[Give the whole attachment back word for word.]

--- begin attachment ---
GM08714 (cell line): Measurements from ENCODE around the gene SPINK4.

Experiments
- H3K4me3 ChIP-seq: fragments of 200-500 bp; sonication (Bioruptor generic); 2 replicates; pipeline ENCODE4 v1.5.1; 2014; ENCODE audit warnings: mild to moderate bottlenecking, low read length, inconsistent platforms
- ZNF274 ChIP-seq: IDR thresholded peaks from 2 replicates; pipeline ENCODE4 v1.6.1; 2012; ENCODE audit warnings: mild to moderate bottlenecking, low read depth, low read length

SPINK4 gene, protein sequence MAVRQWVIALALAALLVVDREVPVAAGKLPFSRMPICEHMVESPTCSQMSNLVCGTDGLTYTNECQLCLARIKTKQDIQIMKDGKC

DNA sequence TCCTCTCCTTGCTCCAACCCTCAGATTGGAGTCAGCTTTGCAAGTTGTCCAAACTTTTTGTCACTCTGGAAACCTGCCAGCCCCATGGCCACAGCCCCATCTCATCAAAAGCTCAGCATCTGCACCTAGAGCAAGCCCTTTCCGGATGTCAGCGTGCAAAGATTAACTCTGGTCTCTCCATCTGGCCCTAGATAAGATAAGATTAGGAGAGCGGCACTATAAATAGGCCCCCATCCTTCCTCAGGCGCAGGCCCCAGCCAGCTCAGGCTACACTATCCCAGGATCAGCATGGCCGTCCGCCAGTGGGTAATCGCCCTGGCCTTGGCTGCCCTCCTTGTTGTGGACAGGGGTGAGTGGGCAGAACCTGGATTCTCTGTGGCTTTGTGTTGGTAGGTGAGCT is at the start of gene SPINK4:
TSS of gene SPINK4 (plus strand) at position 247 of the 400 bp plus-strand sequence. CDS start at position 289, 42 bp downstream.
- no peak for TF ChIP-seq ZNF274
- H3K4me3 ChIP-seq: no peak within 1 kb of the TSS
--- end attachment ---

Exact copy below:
GM08714 (cell line): Measurements from ENCODE around the gene SPINK4.

Experiments
- H3K4me3 ChIP-seq: fragments of 200-500 bp; sonication (Bioruptor generic); 2 replicates; pipeline ENCODE4 v1.5.1; 2014; ENCODE audit warnings: mild to moderate bottlenecking, low read length, inconsistent platforms
- ZNF274 ChIP-seq: IDR thresholded peaks from 2 replicates; pipeline ENCODE4 v1.6.1; 2012; ENCODE audit warnings: mild to moderate bottlenecking, low read depth, low read length

SPINK4 gene, protein sequence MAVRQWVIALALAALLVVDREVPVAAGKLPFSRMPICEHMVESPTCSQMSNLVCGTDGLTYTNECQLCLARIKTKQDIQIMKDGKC

DNA sequence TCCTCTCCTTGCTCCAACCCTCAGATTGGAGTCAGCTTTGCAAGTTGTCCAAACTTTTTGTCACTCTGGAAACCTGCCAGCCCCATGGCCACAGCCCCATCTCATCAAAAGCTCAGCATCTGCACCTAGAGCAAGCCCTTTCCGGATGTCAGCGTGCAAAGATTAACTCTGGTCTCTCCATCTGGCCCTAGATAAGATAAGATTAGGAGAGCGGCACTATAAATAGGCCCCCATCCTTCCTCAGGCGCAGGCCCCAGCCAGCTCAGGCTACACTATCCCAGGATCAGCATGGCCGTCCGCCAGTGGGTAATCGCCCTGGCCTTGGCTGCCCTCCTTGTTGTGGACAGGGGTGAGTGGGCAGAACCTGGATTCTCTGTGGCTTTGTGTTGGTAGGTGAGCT is at the start of gene SPINK4:
TSS of gene SPINK4 (plus strand) at position 247 of the 400 bp plus-strand sequence. CDS start at position 289, 42 bp downstream.
- no peak for TF ChIP-seq ZNF274
- H3K4me3 ChIP-seq: no peak within 1 kb of the TSS